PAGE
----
Demonstration in Cairo against the reintroduction of emergency laws (photo: dpa)
Egypt before the First Post-Mubarak Parliamentary Election

Organised Uncertainty

Although Egypt's first free election is due to take place in two months' time, the country still does not have an electoral law. The reason is quite straightforward: the military wants to shape the way the electorate votes. Rainer Hermann reports

Since the 1950s, there has been a regulation in Egypt that requires half of all members of the Egyptian parliament to be "workers and farmers". This regulation will also apply to the result of Egypt's first free elections, which are due to take place on 28 November.

In the past, Egypt's parliamentary farmers were a very special breed indeed, and if the military, which has been ruling the country since Mubarak was ousted, has its way, they will remain so. After all, according to Amr Musa, Egypt's former foreign minister and secretary-general of the Arab League, 90 per cent of these farmers were retired army officers.

The Egyptian Parliament (photo: dpa)
Article 5 of the Egyptian Constitution states that one third of parliamentary seats must be reserved for independent candidates; critics fear that this will allow politicians from the Mubarak era to return to parliament

​​Although the election is only two months away, Egypt does not yet have an electoral law. The Supreme Military Council has already had three versions of a law drafted, and they all had to be withdrawn in the face of public pressure. Every single draft reflects the fact that the generals are striving to exert the greatest possible influence on the composition of the parliament.

For the first draft, the military quite simply adopted Mubarak's old electoral law. In accordance with this law, all members of parliament were elected as individuals (even though they indicated the party to which they belonged). The military claims that this system ensures direct contact between members and their voters.

But anyone not in uniform was up in arms about this first draft because it was clear to one and all that this law would open the floodgates to manipulation. It would mean that local notabilities with money, who had been part of the Mubarak system, would be elected to parliament.

The Muslim Brotherhood as unofficial junior partner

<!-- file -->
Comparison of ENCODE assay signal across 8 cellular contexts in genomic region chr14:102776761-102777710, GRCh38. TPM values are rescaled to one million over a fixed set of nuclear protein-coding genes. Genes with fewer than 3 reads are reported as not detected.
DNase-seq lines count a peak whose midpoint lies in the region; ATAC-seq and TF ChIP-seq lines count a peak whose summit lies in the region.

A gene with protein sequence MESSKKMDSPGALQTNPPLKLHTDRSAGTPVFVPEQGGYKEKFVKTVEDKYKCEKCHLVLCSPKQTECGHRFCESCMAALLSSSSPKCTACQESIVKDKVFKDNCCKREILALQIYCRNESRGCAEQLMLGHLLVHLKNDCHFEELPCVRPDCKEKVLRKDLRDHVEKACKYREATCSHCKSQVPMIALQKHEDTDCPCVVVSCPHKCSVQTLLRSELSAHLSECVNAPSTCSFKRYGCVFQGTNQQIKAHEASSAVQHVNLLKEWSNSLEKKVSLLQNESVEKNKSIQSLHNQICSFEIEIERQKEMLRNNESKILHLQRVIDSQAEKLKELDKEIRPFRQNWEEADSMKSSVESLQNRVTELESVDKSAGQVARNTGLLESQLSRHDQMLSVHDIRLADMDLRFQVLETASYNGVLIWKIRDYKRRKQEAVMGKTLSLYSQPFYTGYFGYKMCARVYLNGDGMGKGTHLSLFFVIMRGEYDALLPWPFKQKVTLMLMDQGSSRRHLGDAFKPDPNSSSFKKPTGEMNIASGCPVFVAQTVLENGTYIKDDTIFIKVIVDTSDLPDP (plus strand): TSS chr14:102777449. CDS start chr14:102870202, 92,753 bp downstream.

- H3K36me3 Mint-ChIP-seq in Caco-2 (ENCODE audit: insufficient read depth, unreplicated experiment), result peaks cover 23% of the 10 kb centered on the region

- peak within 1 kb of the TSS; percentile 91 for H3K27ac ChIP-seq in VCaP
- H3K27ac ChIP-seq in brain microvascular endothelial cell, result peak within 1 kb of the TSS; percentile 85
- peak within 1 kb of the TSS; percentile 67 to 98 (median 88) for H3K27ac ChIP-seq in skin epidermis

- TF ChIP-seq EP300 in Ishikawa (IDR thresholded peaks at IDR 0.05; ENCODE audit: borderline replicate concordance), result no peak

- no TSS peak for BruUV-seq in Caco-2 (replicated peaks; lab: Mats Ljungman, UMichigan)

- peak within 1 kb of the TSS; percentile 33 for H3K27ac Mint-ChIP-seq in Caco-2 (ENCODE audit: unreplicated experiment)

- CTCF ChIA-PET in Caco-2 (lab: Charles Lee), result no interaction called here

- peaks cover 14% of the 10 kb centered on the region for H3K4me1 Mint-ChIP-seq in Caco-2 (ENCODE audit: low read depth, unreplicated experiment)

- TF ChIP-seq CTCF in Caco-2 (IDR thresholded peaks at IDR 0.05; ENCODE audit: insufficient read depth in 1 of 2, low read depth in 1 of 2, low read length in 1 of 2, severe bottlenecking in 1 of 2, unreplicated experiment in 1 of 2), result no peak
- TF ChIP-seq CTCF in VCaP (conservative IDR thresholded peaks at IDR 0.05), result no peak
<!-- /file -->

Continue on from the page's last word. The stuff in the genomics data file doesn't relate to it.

Ever since, the dispute has focussed on the so-called "independent members of parliament" who would not have to be elected via party lists. In the second draft law tabled by the military, these independent members would account for half of all MPs; in the third draft, this was reduced to one third. Independent candidates are an important tool for the military for several reasons.

Firstly, they prevent the emergence of a clear majority that could pose a threat to its power, which is why the draft law contains a passage that states that any member of parliament who is elected as an independent candidate and subsequently joins a parliamentary party automatically forfeits his or her mandate. Secondly, the military fears that politics will be defined by world views and political programmes. Thirdly, the military needs a legal lever that will allow it to shunt its people into parliament.

The Muslim Brotherhood after the foundation of its new party in Cairo (photo: dpa)
Secret cooperation behind the scenes: following years in the political doldrums, the Muslim Brotherhood ("Ikhwan al-Muslimun"), which was is now no longer banned in Egypt, is enjoying its promotion to unofficial junior partner of the military

​​The secular parties, on the other hand, completely reject these "independent candidates" because they expect that such a system would allow major local figures who belonged to the now banned state party to return to the political arena.

The Islamists, on the other hand, are in favour of the most recent proposal regarding the distribution of seats in parliament. Because it is well organised and popular, the Muslim Brotherhood is confident that it will become the largest parliamentary party on the basis of party lists. At the same time, it is also confident that many men from the movement will also be elected to parliament as independent candidates.

In this constellation, the informal cooperation between the Military Council and the Muslim Brotherhood is apparent. The generals consider the Islamists to be attractive partners. On the one hand, the Islamists are legally vulnerable because their party could be banned at any time because of its roots in political Islam. On the other, the Muslim Brotherhood is enormously popular, a popularity that it has mobilised on more than one occasion in favour of the military council and its policies, the only social movement to have done so.